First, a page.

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Uber Shares Slump as Ride-Hailing Giant Makes Wall Street Debut

San Francisco-based company starts trading at $42 per share after pegging its IPO at $45 per share

Uber took a wrong turn for investors when it first started trading on Friday morning, with the ride-hailing company opening at $42 per share, down about 7% from the $45 per share it had pegged its Wall Street to debut at.

The IPO price of $45 per share gave Uber a valuation of $82.4 billion, making it the biggest company to go public in the U.S. since Alibaba went public in 2014.

Led by chief Dara Khosrowshahi, a team of Uber executives rang the opening bell on the New York Stock Exchange on Friday — then waited more than two hours before the company’s shares officially started trading.

Before going public, Uber disclosed last month that it pulled in $11.3 billion in revenue in 2018, an increase of 72% year-over-year. But, that marked a slowdown in growth for the company, a year after Uber’s revenue had more than doubled from the previous year. And to maintain its dominance, Uber has spent big; the company reported that it lost $1.8 billion last year, a record amount for a startup the year before it went public.

Launched in 2009, the San Francisco-based company spearheaded the ride-hailing revolution with cheap rides and an aggressive expansion plan. Uber had raised $28.5 billion as a private company and was last valued at about $75 billion.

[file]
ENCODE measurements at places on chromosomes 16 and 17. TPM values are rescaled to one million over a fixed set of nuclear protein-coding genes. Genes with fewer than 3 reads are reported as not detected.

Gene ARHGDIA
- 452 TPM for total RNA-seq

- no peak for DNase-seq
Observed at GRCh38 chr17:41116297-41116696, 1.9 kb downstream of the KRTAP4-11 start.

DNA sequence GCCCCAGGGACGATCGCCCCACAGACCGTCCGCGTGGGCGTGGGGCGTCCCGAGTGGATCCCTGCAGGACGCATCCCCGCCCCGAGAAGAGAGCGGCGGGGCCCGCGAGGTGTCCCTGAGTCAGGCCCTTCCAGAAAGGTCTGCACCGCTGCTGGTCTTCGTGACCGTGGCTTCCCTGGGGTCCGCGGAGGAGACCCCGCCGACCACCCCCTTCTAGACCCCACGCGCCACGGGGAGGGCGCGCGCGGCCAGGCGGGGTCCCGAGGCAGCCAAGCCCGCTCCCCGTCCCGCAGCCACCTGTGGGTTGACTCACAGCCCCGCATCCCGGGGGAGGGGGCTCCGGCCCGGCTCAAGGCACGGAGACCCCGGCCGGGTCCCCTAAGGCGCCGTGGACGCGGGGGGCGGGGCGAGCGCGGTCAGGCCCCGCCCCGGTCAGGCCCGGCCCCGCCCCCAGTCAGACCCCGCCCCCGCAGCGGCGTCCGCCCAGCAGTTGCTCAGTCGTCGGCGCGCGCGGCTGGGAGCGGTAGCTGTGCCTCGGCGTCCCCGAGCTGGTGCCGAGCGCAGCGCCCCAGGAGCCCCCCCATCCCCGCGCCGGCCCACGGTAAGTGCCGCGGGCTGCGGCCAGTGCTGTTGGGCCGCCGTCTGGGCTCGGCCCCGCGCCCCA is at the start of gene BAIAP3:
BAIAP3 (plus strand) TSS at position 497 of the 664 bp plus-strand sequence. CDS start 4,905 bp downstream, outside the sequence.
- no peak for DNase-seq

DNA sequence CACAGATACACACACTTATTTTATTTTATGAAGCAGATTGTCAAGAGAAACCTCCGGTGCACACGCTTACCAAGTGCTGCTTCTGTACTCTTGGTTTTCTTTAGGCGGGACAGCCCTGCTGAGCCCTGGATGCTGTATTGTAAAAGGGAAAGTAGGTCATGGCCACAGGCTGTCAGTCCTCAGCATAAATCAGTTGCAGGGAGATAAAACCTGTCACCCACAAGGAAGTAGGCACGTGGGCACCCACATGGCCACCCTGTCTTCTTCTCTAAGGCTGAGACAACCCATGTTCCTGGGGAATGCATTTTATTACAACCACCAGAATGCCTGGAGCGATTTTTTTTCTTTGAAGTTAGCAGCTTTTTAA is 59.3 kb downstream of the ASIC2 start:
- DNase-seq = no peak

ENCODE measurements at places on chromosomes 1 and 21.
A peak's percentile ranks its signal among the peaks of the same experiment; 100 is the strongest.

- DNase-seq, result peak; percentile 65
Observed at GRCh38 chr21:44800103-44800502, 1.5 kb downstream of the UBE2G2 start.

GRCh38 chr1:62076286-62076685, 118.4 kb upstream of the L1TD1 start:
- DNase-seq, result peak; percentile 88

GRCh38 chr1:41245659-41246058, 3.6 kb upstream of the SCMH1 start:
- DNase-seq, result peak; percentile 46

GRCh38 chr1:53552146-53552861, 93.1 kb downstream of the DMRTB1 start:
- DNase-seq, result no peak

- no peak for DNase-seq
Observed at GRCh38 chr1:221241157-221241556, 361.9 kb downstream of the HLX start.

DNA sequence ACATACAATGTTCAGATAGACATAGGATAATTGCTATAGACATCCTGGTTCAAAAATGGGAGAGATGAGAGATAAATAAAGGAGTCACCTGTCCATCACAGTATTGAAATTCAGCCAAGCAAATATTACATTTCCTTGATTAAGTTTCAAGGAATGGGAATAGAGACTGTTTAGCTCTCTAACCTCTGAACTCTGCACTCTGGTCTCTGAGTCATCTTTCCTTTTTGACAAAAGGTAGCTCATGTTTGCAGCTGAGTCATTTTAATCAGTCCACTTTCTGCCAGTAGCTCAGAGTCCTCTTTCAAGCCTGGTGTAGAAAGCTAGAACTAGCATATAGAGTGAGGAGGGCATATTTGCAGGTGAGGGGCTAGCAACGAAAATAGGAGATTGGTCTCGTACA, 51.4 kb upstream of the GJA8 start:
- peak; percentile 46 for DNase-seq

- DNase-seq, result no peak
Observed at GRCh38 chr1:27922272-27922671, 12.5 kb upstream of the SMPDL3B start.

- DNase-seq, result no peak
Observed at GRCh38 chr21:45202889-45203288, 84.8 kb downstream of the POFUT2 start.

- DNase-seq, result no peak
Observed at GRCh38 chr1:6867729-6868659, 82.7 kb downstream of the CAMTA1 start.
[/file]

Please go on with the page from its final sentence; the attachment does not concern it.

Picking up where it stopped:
But the company has spent much of the last two years looking to revamp its image, after co-founder and chief executive Travis Kalanick was forced to resign amid several accusations of workplace sexual harassment. The exec’s exit culminated a rocky 2017 for Uber: a clip of Kalanick lecturing a driver on “responsibility” went viral early that year, and later, the company fired an executive who was accused of looking at the medical records of an Uber rider who was raped in India. In August 2017, Uber hired Khosrowshahi, the former CEO of Expedia, to be its new chief executive.

Tasked with stewarding the company towards its Wall Street debut, Khosrowshahi was rewarded with a $45 million compensation package last year. Despite moving away from its reputation for a toxic work culture under Khosrowshahi, though, the company still has a contentious relationship with many of its drivers, who’ve bristled over their classification as contractors rather than employees. The company settled a $20 million lawsuit earlier this year where drivers pushed the company to be recognized as employees, although Uber was able to continue labeling them contractors after the settlement. And earlier this week, Uber drivers from London to San Francisco protested what they called unfair wages and work conditions.

Lyft, Uber’s chief competition, went public in late March, but has since seen its market cap drop from about $27 billion to about $15 billion on Friday. Ahead of going public, Uber said in a regulatory filing it has had to curb driver fares and bonuses to stay competitive in many markets.

“[A]s we aim to reduce driver incentives to improve our financial performance, we expect driver dissatisfaction will generally increase,” Uber’s S-1 filing said.

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